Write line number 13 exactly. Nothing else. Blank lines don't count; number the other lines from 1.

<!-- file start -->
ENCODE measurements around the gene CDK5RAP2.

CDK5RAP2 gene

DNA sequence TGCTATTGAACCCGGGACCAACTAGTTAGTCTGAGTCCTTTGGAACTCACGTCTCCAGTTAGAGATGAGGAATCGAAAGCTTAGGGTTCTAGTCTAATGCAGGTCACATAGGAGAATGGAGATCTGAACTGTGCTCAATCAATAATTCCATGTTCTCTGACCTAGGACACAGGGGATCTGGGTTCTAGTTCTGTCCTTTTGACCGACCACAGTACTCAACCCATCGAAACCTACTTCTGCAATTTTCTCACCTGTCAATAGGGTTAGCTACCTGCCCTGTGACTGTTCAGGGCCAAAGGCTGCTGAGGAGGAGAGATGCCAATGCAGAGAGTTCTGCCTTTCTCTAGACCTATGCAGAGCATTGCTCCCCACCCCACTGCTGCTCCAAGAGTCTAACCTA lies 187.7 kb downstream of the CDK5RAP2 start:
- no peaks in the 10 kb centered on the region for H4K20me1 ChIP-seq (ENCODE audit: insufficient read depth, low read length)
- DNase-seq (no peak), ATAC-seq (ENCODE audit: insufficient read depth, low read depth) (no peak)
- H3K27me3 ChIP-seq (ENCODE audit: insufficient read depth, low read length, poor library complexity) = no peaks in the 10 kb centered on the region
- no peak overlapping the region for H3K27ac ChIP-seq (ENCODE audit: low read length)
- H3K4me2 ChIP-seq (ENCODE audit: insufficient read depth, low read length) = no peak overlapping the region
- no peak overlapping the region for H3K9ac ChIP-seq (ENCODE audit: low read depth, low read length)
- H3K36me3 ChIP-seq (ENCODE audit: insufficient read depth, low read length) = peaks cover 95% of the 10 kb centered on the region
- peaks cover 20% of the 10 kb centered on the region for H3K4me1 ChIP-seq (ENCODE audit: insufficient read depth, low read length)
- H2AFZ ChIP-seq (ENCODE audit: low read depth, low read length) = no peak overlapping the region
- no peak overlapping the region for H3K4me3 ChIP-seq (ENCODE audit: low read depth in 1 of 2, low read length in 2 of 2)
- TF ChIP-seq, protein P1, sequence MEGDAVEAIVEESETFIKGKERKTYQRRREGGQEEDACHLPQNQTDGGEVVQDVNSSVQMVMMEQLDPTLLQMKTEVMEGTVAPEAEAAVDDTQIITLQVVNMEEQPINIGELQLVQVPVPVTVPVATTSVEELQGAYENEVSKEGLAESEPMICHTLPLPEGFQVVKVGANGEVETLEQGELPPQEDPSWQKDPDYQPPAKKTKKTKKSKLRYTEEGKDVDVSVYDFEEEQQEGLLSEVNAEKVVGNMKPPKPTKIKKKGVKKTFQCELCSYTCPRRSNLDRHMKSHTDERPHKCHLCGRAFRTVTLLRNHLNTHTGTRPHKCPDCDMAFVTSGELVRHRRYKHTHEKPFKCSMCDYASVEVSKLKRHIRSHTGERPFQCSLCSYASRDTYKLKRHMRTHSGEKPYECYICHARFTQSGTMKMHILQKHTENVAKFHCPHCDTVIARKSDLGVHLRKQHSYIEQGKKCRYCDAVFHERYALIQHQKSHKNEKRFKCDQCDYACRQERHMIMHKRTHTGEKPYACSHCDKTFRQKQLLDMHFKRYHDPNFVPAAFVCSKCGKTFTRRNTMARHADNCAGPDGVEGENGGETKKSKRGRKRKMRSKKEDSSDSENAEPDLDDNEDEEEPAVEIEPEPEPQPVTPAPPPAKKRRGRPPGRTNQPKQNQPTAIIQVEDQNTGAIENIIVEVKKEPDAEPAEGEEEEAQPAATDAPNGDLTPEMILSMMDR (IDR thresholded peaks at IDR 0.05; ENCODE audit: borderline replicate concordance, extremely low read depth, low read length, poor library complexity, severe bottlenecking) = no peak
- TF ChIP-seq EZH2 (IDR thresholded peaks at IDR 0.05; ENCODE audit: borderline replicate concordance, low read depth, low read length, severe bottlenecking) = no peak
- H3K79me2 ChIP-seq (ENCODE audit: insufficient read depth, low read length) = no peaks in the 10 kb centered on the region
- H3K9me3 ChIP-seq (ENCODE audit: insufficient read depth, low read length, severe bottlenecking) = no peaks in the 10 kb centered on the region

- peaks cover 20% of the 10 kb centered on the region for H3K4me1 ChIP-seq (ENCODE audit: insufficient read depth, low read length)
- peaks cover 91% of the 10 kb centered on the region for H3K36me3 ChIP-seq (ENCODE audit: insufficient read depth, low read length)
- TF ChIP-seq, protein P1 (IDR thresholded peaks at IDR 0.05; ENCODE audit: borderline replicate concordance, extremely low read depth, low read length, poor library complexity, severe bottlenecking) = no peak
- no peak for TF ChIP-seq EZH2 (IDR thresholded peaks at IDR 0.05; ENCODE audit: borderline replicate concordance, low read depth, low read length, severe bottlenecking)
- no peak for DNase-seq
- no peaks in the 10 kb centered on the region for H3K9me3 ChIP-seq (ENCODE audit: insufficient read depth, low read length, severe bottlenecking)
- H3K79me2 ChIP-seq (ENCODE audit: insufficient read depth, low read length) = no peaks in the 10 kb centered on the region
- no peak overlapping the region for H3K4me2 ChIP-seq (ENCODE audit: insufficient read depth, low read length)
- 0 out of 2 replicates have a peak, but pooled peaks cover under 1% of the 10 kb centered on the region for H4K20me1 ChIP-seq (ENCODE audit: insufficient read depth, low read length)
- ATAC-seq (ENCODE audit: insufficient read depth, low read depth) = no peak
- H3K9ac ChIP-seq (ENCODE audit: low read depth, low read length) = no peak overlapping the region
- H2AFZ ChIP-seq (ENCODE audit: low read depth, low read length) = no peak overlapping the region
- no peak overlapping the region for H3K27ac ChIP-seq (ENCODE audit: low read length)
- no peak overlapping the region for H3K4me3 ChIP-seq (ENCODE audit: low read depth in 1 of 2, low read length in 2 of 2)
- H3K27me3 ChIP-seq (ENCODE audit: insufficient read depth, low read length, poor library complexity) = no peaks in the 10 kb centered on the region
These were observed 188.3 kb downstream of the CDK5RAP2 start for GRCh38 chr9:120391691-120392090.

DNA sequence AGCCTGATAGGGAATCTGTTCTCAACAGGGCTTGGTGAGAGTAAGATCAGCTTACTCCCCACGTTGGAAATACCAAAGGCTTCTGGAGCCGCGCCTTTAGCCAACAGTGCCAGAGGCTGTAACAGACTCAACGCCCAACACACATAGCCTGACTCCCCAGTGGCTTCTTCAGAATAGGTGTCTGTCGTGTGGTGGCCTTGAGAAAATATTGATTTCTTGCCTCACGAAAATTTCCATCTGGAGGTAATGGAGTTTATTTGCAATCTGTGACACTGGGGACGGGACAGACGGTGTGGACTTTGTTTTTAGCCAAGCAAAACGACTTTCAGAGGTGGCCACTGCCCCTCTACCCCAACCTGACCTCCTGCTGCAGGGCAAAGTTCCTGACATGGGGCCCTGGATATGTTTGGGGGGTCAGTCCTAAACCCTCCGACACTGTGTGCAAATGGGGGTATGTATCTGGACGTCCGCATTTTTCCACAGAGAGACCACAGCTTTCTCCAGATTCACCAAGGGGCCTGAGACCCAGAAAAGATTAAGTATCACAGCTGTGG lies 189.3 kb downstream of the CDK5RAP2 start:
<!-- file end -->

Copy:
- no peak overlapping the region for H3K4me3 ChIP-seq (ENCODE audit: low read depth in 1 of 2, low read length in 2 of 2)